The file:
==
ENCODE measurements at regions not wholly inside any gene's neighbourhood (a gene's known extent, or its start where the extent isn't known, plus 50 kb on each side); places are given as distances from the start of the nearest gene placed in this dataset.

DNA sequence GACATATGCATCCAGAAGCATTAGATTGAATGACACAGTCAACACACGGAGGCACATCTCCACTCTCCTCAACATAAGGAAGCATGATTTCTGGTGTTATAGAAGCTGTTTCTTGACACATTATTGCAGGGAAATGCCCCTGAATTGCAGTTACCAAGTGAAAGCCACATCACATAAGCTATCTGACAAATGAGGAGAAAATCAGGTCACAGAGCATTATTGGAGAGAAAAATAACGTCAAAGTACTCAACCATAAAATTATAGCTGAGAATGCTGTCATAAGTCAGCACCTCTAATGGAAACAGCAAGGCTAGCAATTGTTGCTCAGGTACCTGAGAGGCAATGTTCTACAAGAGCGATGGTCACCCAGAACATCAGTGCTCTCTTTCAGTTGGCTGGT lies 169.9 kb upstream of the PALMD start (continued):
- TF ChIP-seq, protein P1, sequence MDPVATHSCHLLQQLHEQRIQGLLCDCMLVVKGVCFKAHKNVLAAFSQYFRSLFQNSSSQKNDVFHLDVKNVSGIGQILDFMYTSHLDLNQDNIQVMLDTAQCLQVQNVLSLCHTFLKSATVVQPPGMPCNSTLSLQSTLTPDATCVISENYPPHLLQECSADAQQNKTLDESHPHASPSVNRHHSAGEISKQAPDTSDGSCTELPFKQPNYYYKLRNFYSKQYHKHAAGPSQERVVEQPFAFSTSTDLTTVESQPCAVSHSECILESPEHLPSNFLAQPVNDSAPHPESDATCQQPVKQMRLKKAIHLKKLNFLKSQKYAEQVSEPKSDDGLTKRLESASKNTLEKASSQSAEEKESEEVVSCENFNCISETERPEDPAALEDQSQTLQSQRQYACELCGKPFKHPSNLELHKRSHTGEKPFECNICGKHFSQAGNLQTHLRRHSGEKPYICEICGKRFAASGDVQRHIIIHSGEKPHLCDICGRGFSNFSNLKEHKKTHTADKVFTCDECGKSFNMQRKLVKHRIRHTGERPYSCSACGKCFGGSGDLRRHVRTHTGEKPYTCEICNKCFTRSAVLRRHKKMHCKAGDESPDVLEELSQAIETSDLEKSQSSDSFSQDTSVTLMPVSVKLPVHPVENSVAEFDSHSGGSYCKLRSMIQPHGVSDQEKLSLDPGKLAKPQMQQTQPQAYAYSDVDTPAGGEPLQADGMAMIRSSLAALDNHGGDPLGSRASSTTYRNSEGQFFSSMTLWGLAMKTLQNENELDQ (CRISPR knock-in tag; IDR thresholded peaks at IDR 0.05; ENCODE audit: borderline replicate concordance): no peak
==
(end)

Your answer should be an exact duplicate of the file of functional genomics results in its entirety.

ENCODE measurements at regions not wholly inside any gene's neighbourhood (a gene's known extent, or its start where the extent isn't known, plus 50 kb on each side); places are given as distances from the start of the nearest gene placed in this dataset.

DNA sequence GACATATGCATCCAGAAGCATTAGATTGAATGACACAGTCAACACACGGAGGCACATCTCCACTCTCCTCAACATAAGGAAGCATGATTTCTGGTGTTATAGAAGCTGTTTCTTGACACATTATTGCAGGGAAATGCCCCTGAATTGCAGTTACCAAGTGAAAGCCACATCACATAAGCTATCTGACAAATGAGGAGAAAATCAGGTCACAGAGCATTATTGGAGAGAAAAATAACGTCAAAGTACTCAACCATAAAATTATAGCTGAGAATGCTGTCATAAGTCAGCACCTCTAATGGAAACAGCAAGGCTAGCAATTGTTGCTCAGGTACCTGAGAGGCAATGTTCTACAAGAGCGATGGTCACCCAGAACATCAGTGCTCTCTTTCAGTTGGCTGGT lies 169.9 kb upstream of the PALMD start (continued):
- TF ChIP-seq, protein P1, sequence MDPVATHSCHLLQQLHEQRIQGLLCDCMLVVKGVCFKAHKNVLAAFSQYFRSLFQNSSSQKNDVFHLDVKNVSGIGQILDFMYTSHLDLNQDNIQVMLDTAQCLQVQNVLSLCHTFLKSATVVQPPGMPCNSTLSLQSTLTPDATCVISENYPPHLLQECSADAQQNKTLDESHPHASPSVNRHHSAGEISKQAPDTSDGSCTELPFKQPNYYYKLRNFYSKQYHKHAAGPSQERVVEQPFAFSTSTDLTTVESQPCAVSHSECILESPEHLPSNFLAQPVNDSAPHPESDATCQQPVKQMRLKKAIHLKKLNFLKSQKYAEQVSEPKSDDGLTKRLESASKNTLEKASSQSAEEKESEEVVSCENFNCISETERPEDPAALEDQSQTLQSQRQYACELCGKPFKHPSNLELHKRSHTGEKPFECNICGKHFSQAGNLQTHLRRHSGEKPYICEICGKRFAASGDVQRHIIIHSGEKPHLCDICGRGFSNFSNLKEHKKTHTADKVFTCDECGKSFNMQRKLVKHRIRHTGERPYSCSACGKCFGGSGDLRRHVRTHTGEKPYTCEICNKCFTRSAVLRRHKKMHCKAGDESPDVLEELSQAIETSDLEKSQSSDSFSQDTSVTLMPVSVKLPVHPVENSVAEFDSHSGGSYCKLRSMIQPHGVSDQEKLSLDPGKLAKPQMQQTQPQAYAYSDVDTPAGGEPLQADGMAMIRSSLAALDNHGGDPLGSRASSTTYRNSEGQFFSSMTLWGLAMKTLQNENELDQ (CRISPR knock-in tag; IDR thresholded peaks at IDR 0.05; ENCODE audit: borderline replicate concordance): no peak